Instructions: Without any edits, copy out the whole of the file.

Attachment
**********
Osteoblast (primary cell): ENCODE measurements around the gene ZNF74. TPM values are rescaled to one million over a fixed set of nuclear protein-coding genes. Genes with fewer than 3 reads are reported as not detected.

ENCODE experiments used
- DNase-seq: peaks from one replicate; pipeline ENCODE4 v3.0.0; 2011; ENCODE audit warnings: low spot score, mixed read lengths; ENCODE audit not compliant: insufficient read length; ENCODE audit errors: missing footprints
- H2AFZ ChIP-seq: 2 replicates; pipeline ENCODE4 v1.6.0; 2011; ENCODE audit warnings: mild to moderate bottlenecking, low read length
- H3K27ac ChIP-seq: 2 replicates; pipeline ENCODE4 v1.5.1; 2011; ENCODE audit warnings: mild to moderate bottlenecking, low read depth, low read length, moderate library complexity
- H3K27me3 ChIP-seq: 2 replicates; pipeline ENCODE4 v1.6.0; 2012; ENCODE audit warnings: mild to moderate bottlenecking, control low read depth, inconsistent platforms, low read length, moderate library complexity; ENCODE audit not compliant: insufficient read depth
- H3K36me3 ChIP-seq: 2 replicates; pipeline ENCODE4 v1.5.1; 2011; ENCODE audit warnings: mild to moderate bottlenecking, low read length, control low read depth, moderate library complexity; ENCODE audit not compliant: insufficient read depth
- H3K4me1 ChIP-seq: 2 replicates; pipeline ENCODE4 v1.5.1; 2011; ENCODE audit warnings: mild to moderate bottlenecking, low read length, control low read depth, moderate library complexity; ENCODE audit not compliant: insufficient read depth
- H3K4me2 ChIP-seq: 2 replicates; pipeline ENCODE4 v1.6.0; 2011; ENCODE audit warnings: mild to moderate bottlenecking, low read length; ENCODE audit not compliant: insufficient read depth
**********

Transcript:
Osteoblast (primary cell): ENCODE measurements around the gene ZNF74. TPM values are rescaled to one million over a fixed set of nuclear protein-coding genes. Genes with fewer than 3 reads are reported as not detected.

ENCODE experiments used
- DNase-seq: peaks from one replicate; pipeline ENCODE4 v3.0.0; 2011; ENCODE audit warnings: low spot score, mixed read lengths; ENCODE audit not compliant: insufficient read length; ENCODE audit errors: missing footprints
- H2AFZ ChIP-seq: 2 replicates; pipeline ENCODE4 v1.6.0; 2011; ENCODE audit warnings: mild to moderate bottlenecking, low read length
- H3K27ac ChIP-seq: 2 replicates; pipeline ENCODE4 v1.5.1; 2011; ENCODE audit warnings: mild to moderate bottlenecking, low read depth, low read length, moderate library complexity
- H3K27me3 ChIP-seq: 2 replicates; pipeline ENCODE4 v1.6.0; 2012; ENCODE audit warnings: mild to moderate bottlenecking, control low read depth, inconsistent platforms, low read length, moderate library complexity; ENCODE audit not compliant: insufficient read depth
- H3K36me3 ChIP-seq: 2 replicates; pipeline ENCODE4 v1.5.1; 2011; ENCODE audit warnings: mild to moderate bottlenecking, low read length, control low read depth, moderate library complexity; ENCODE audit not compliant: insufficient read depth
- H3K4me1 ChIP-seq: 2 replicates; pipeline ENCODE4 v1.5.1; 2011; ENCODE audit warnings: mild to moderate bottlenecking, low read length, control low read depth, moderate library complexity; ENCODE audit not compliant: insufficient read depth
- H3K4me2 ChIP-seq: 2 replicates; pipeline ENCODE4 v1.6.0; 2011; ENCODE audit warnings: mild to moderate bottlenecking, low read length; ENCODE audit not compliant: insufficient read depth